by Laura Amman
It was 1934, Franklin Delano Roosevelt was president, Adolph Hitler was dictator of Germany. The first ski tow in the United States began operations in Vermont. Donald Duck made his debut in 'The Wise Little Hen' and American outlaws Bonnie and Clyde were ambushed and killed by police. One of the most popular songs at the time: Roy Rogers and the Sons of the Pioneers “Tumbling Tumbleweeds”.
During the sleepy summer of 1934 in Beulah, three young boys, Tom Broome (age 6) and the Holloran boys Fred (age 8) and Joe (age 10) were determined to climb “Mt. Nebo” on the western edge of the valley. To prove their accomplishments, they took a stick and white piece of bedsheet to make into a flag. They agreed to wave to their families watching from the cabin porches below and then they would jam the handmade flag into a crevice on top of the mountain for all to see. Today, the mountain is affectionately called Flag Mountain. Several trips had to be made up the mountain every year as the winds would blow the flag down or other children would attempt to “capture the flag”. About 1938, the boys began to use the genuine Stars and Stripes that was furnished by their parents. The game of “capture the flag” automatically stopped as the other children in the valley showed their respect for the American flag.
As each boy was called to the military service, the remaining two, then one, took care of the flag. While they were we gone, local folks picked up the mission of replacing the flag including Beulah School kids and the Boy Scouts.
In 1946, after returning from World War II, the men along with Lila Ruth and Pauline Bland carried cement up the mountain in 10 pound lard pails to secure an iron flag pole they obtained from the Village Blacksmith, Tom Clarke. The pole survived until 1960, when the grandchildren replaced it with a new pole and more cement.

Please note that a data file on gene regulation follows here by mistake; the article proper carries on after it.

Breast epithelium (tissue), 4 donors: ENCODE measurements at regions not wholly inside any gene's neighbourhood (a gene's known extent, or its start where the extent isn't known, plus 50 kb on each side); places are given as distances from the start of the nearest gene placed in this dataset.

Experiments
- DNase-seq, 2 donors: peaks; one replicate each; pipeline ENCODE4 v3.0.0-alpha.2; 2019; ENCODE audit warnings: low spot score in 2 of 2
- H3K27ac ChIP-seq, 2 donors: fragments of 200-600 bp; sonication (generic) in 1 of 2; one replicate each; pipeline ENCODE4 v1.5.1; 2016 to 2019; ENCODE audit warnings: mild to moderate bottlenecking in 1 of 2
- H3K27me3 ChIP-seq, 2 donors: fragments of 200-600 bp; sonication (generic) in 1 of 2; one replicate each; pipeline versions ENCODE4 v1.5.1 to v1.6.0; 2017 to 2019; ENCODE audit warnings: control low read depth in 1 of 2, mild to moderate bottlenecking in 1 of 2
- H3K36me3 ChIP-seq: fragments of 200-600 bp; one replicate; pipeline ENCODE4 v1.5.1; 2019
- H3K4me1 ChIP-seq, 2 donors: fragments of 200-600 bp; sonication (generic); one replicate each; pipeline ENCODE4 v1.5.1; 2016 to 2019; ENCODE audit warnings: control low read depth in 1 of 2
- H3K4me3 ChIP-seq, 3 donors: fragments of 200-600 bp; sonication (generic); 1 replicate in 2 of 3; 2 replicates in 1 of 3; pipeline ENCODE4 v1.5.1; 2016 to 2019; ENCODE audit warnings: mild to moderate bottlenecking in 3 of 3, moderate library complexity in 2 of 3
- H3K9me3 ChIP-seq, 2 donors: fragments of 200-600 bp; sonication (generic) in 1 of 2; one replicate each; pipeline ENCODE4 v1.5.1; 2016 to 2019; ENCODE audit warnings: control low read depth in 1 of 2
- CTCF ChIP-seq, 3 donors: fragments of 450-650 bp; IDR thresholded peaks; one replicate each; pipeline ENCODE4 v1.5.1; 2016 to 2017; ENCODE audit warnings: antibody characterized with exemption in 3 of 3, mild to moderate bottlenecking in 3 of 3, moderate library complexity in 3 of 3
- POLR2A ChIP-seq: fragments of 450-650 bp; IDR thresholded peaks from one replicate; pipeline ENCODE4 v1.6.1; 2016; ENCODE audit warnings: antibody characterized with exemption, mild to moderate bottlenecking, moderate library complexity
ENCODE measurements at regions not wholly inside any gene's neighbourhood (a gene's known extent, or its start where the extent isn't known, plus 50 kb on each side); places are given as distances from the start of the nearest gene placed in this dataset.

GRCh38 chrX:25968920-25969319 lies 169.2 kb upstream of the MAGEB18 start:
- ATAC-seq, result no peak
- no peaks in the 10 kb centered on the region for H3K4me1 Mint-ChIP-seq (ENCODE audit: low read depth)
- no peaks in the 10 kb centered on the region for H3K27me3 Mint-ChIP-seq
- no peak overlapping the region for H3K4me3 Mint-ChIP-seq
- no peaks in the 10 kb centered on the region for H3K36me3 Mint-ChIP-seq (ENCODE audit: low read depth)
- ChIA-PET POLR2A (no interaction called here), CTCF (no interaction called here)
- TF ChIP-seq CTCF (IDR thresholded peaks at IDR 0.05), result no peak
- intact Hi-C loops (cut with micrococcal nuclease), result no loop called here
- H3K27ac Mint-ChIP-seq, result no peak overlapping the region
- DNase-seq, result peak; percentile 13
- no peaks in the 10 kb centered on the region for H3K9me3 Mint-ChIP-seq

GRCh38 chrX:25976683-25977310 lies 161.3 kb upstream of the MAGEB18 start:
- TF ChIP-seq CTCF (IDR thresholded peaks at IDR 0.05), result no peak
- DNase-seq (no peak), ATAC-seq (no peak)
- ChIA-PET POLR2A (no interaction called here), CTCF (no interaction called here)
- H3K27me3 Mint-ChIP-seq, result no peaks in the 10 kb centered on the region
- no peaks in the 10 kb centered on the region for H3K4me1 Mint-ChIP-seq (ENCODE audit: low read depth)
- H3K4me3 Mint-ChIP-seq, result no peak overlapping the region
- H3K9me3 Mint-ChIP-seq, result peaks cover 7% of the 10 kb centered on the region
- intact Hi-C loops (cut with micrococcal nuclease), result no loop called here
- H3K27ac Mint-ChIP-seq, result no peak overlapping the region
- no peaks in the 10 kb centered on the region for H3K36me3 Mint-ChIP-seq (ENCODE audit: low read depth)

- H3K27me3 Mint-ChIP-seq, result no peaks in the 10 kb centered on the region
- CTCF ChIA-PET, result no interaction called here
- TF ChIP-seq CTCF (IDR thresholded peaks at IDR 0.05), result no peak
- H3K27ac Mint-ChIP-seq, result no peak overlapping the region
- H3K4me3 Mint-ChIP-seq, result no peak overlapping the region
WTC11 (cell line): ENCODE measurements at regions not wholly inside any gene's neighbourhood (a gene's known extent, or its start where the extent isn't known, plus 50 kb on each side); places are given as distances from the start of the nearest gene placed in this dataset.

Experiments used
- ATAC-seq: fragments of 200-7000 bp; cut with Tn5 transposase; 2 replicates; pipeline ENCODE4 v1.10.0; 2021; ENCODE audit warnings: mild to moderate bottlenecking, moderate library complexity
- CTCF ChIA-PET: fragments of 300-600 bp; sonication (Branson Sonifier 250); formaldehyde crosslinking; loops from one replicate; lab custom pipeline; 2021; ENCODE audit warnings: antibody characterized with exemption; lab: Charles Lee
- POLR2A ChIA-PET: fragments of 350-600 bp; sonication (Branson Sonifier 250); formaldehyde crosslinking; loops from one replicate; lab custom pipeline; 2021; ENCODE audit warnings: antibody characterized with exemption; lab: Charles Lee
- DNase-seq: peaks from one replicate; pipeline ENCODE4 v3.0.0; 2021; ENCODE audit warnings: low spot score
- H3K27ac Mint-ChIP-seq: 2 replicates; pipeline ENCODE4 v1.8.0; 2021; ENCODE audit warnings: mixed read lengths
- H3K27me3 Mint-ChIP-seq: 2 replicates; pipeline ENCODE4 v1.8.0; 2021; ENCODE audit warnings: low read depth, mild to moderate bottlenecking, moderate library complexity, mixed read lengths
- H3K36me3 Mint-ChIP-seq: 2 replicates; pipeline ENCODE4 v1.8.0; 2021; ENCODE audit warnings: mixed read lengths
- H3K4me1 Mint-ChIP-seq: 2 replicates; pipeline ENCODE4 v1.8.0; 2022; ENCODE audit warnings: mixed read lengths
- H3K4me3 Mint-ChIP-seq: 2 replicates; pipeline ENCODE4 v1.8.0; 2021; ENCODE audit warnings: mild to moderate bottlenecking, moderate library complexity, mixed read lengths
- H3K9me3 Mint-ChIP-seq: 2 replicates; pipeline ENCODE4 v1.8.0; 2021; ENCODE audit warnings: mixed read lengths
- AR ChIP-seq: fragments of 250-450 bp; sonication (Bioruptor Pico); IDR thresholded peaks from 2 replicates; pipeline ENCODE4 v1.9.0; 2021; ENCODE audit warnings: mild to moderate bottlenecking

In 1996, some 60 plus years later, members of the Beulah Historical Society and local residents (including the Hollorans) placed a flag donated by Beulah resident Ret. Captain Kay Keating. Prior to the hike, a reading of certification stated that the flag was flown over the United States Capitol, Washington D.C on Nov. 22, 1991 at the request of Honorable Matthew G. Martinez, Member of Congress. This flag was flown in memory of Keating.
For 85 years, numerous families and individuals have taken on the responsibility of hiking up the mountain, and then flying the flag on the summit overlooking the valley.
Hundreds from near and far have made the trek accompanied by dogs and goats and horses. Marriage proposals have been made overlooking the breathtaking panoramic view of the valley, descendants have spread the ashes of their loved ones from this lofty and serene but easily accessible point, a place to train for a marathon or sit and read a poem and listen to the quiet.
As long as we have those who believe in tradition and honor, Beulah folks will continue to replace the flag as needed.
Details attained from records by Dorothy and Joe Holloran (1976) Beulah Historical Society
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